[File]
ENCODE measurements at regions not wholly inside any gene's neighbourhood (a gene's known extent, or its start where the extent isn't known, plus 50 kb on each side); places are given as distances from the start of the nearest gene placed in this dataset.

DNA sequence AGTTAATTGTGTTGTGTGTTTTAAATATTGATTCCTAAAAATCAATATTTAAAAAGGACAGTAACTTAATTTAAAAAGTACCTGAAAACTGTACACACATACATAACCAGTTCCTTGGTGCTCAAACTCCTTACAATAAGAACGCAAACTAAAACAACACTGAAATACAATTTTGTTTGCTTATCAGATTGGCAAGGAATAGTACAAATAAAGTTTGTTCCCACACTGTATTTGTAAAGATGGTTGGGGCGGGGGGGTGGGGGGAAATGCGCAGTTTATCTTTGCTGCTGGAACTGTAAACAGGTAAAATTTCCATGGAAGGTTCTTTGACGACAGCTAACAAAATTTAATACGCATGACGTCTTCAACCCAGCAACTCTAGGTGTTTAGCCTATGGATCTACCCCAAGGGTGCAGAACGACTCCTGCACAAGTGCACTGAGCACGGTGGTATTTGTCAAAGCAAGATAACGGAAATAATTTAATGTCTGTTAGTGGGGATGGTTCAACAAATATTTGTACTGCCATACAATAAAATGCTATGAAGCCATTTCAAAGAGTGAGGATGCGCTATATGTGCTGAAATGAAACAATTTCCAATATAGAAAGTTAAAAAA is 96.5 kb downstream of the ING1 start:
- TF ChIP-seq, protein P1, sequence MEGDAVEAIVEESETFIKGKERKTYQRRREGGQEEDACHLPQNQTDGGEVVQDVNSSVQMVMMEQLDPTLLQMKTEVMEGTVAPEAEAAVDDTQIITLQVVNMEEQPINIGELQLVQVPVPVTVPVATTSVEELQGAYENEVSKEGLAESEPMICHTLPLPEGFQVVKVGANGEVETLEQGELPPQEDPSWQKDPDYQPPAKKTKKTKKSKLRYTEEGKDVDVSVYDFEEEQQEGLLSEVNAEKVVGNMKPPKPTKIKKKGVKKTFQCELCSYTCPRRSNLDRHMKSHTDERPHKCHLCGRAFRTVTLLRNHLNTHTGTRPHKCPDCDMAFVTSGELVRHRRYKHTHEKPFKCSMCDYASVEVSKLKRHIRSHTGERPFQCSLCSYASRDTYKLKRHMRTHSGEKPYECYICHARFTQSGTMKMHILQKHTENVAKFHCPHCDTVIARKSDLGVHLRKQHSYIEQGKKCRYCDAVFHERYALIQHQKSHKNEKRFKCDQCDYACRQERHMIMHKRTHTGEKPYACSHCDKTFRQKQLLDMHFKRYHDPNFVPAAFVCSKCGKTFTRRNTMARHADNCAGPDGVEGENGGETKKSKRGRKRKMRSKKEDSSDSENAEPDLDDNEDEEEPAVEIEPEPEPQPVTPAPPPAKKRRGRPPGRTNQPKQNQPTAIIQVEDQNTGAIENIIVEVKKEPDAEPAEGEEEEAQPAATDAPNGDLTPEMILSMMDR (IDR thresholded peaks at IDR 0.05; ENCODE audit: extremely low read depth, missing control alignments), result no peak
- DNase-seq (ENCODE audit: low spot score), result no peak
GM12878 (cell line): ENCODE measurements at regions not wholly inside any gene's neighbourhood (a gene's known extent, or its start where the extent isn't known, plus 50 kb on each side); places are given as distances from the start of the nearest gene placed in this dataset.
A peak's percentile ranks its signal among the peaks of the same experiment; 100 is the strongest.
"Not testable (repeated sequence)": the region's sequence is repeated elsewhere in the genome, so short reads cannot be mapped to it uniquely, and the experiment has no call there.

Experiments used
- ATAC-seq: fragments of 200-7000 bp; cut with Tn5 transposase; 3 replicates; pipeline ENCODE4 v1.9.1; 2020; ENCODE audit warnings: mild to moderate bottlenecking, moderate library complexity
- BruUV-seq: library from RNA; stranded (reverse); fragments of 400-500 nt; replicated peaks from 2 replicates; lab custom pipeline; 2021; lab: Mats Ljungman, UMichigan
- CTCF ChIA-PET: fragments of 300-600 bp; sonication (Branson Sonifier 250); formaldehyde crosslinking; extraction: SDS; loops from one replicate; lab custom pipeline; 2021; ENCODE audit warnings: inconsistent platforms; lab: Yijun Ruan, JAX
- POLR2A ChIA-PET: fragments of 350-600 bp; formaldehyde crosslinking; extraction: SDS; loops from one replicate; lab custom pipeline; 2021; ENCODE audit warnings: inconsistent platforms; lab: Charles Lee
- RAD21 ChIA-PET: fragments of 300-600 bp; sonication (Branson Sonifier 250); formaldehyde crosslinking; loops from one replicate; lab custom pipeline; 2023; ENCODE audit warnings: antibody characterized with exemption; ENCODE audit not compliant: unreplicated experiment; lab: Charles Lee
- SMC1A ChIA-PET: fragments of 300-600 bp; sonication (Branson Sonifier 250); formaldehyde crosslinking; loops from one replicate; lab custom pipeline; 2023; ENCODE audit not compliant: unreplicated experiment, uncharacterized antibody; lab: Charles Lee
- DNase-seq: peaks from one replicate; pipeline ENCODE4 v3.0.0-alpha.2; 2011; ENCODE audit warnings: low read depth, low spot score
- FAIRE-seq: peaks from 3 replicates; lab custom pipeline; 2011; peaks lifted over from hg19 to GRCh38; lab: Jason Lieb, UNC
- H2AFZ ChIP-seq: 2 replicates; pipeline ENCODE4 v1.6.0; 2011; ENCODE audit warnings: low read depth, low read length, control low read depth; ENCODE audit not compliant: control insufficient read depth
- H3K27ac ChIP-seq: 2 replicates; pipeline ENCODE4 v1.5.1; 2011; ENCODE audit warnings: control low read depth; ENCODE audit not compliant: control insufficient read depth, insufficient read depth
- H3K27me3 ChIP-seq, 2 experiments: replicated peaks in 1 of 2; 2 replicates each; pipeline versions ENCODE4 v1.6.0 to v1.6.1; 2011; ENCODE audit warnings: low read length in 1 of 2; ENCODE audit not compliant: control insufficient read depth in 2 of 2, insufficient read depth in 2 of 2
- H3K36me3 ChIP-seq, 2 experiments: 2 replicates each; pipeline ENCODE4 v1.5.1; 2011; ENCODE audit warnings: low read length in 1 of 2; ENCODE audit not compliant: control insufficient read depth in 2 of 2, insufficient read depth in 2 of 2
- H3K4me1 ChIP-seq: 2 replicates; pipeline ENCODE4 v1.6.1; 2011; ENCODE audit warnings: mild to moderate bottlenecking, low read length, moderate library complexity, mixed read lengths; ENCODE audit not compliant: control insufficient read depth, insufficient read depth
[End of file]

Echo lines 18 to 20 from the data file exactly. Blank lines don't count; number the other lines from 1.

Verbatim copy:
- H3K27ac ChIP-seq: 2 replicates; pipeline ENCODE4 v1.5.1; 2011; ENCODE audit warnings: control low read depth; ENCODE audit not compliant: control insufficient read depth, insufficient read depth
- H3K27me3 ChIP-seq, 2 experiments: replicated peaks in 1 of 2; 2 replicates each; pipeline versions ENCODE4 v1.6.0 to v1.6.1; 2011; ENCODE audit warnings: low read length in 1 of 2; ENCODE audit not compliant: control insufficient read depth in 2 of 2, insufficient read depth in 2 of 2
- H3K36me3 ChIP-seq, 2 experiments: 2 replicates each; pipeline ENCODE4 v1.5.1; 2011; ENCODE audit warnings: low read length in 1 of 2; ENCODE audit not compliant: control insufficient read depth in 2 of 2, insufficient read depth in 2 of 2